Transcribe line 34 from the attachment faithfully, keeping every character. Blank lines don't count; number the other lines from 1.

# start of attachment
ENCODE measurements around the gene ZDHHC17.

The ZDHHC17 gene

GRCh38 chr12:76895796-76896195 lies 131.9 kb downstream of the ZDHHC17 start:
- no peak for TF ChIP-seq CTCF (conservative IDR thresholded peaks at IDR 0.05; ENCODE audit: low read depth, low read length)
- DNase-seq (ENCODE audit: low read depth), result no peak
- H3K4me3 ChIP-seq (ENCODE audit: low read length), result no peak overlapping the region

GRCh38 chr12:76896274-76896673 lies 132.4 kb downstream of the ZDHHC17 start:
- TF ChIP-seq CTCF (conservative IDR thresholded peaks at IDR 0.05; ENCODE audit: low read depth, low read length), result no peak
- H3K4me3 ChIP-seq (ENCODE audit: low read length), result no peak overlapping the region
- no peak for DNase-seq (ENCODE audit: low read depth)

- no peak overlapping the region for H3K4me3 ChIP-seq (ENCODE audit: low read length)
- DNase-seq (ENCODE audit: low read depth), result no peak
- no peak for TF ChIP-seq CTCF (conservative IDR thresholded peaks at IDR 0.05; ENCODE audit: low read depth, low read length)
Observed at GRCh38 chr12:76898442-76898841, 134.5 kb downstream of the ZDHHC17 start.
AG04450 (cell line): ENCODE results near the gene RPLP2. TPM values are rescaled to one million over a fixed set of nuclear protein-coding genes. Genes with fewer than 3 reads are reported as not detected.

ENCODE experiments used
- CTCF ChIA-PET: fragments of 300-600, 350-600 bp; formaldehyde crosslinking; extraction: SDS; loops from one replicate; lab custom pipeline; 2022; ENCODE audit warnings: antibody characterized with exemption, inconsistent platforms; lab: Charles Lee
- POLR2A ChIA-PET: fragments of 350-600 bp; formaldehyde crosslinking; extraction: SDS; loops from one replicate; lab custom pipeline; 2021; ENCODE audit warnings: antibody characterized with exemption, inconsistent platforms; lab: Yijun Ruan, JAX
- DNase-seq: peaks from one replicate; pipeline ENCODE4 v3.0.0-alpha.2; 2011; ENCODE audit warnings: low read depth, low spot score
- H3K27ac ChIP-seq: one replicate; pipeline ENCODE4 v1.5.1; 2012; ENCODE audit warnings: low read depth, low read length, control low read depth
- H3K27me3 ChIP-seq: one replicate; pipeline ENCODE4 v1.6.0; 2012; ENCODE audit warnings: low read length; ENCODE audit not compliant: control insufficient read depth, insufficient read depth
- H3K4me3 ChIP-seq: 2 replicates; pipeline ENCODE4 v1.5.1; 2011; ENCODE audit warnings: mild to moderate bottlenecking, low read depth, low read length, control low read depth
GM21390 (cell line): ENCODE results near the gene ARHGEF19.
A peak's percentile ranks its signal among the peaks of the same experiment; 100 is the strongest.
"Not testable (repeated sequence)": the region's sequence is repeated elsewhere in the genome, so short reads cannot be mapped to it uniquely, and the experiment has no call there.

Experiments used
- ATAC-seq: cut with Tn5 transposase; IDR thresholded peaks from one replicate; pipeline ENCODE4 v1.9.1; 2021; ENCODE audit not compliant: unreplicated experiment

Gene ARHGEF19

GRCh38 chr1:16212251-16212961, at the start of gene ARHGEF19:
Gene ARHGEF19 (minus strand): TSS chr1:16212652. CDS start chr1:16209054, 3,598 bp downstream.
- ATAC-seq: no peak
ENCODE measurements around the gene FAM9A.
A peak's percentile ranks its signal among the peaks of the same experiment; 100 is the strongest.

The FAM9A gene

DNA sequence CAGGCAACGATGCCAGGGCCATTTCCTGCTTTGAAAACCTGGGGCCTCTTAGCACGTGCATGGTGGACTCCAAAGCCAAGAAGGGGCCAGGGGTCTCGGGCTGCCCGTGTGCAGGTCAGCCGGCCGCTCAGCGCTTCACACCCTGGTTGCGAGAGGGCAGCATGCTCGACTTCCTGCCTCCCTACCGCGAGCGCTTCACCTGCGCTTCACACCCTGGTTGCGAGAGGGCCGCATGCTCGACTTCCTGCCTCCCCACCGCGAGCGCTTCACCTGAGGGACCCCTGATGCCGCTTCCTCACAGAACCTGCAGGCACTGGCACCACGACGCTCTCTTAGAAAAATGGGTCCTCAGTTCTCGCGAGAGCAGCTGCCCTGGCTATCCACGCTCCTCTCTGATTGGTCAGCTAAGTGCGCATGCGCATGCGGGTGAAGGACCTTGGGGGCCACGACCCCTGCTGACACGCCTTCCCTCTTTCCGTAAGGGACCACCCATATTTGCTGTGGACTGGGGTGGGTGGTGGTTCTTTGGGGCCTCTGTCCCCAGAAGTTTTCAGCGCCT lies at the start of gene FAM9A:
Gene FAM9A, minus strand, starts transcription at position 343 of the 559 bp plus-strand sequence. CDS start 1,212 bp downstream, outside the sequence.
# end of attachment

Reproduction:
The FAM9A gene